I'm sharing my discovery of needlepoint and beautiful needlepoint threads on Rainbow Gallery's blog. You can get a glimpse of my nearly finished Rooftops of Paris piece. Plus I'm sharing a diagram for the popcorn stitch, a gorgeous if time-consuming stitch! If you're in need of some morning reading here is the link. I hope yours is as sunny as mine!
I’ve been shipping blush bouquet kits around the world (my first order was from Brazil!) and realized I never even announced their existence here on the blog. So, Blush Bouquet kits are now available through my Etsy shop! If you’re in the west Michigan area, Stitched Studio in Grand Rapids now carries my kits and iron on transfers. They are a lovely modern quilt shop, if you are into indie fabric and pattern designers they are definitely worth a stop!
So, what’s inside?
- Instruction booklet with:
In depth Instructions
Step by step photos
Embroidery Stitch Instructions
Stitch and Color Guide (detailing color, stitch, and strand amounts)
- Embroidery needle
- Iron on transfer
- Fabric (high quality embroidery linen)
- Plastic embroidery hoop
- 16 skeins of DMC stranded cotton floss
Packaged in a pretty cellophane bag (which is great if you’re giving this as a gift).
It’s been so fun packaging and sending these out into the world. If you are one of the lovely people who have purchased a kit or pattern (or stitched up one of my free patterns, available here on the blog), hashtag #abigailcecile on social media…I’d love to see what you’ve created!
Have you ever ripped out embroidery even though it looked fabulous? Last summer I ‘dyed’ silk ribbon with permanent art markers then heat set the ribbon with a hot iron. All good, until I started stitching spider web roses on top of my canvas. They looked beautiful and then my fingertips started turning pink. I should have ripped them right out but the roses were so perfect! It wasn't until several months later that I saw the canvas around the ribbon turning pink. At which point I did take action. So I’m back to square one. Well, not entirely. My heart is now pretty set on a classic ribbon rose. I told a friend about my mishap and she gave me some floss to play with. Even though it’s not quite what I have in mind, I'm saving it for later (I have a binder with playing card inserts where I tuck my experimental stitching for future reference).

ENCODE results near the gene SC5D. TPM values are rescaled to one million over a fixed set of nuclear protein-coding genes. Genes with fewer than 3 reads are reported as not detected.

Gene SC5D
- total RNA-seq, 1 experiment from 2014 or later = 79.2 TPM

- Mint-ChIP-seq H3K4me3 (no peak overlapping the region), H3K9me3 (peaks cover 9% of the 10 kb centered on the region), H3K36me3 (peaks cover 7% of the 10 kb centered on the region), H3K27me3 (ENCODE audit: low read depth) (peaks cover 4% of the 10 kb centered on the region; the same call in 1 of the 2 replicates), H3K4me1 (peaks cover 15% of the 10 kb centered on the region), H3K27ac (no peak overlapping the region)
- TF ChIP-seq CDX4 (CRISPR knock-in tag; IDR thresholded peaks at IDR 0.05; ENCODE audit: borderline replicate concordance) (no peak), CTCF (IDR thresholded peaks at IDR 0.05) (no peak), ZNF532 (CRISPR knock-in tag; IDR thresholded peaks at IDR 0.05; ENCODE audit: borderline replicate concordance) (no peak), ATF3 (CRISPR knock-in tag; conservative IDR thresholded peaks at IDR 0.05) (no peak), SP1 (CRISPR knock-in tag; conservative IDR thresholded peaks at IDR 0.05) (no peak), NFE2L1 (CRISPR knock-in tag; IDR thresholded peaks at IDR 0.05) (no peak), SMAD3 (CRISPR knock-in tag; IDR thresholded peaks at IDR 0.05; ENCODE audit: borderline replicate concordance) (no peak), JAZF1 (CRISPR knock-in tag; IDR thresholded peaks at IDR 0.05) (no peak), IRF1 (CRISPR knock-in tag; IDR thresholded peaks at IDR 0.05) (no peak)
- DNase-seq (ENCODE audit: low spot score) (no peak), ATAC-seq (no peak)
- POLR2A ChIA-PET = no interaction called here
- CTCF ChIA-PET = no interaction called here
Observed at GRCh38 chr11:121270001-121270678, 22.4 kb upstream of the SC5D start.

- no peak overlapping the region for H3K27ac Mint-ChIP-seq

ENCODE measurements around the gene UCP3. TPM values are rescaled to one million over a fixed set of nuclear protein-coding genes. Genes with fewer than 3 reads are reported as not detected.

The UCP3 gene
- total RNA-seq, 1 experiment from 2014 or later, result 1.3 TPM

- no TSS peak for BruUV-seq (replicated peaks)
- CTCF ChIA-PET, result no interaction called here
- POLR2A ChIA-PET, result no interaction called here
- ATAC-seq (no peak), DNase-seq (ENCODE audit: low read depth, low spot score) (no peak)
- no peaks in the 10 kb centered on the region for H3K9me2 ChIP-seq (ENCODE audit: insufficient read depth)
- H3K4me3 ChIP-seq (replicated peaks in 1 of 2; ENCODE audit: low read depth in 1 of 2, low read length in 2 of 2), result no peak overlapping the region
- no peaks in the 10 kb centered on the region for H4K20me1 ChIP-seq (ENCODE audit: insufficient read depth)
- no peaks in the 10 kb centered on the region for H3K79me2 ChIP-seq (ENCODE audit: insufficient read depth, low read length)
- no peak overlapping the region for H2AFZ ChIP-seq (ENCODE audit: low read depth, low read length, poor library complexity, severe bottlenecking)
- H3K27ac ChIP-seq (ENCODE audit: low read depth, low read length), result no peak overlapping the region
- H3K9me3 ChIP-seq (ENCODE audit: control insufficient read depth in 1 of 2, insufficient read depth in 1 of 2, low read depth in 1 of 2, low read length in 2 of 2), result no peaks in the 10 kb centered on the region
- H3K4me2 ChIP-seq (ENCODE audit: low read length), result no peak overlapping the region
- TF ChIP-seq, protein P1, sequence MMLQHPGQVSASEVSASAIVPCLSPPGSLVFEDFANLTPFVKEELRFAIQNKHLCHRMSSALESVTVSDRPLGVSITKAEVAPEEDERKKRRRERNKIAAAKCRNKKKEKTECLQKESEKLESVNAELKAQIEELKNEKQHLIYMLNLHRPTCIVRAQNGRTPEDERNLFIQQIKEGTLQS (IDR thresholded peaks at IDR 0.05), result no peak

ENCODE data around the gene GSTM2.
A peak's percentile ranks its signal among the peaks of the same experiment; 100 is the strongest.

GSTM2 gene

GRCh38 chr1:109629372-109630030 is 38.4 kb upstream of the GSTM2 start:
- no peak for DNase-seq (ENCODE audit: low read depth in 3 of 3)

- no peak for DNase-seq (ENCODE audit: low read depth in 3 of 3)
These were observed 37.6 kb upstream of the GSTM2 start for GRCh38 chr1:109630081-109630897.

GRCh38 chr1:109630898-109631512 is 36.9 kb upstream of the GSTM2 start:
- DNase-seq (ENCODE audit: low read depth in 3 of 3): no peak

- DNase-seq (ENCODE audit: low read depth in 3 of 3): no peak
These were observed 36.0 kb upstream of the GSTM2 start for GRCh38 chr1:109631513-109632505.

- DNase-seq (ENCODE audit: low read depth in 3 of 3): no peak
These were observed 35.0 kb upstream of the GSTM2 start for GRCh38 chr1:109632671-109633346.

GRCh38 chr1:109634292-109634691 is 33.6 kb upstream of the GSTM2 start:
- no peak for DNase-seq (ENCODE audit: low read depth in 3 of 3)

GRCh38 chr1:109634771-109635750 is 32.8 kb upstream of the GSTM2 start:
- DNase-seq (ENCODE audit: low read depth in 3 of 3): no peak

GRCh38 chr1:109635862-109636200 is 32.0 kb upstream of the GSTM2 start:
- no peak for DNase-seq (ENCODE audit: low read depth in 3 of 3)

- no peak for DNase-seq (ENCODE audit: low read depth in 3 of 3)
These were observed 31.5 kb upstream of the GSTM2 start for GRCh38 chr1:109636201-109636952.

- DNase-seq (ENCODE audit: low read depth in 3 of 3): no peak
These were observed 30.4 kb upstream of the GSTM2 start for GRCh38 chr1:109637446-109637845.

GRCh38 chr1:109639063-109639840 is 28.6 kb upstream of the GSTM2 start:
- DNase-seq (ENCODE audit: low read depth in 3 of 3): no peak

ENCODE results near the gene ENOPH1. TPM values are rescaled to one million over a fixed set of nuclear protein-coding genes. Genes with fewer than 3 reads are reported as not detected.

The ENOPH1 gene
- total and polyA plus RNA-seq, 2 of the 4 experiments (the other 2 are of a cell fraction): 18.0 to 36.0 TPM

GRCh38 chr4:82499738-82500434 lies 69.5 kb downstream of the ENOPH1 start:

This is a five spoke spider web rose. The threads are Flair (a nylon thread that is like a netting) and Petite Sparkle Rays (a polyester and nylon thread with sparkle. Don’t confuse it with Sparkle Rays which is slightly wider). Both are made by Rainbow Gallery.
I started weaving first with the Petite Sparkle Ray, switched to the Flair, and then finished again with the Petite Sparkle Ray, leaving it loose to create more of a petal shape. And that's it!
P.S. I was using Copic art markers, and I did heat set the ribbon with a hot iron. Red is a notorious color when dying but I think I’ll try Prismacolor markers next. Has anyone else tried this technique? Any failures or successes?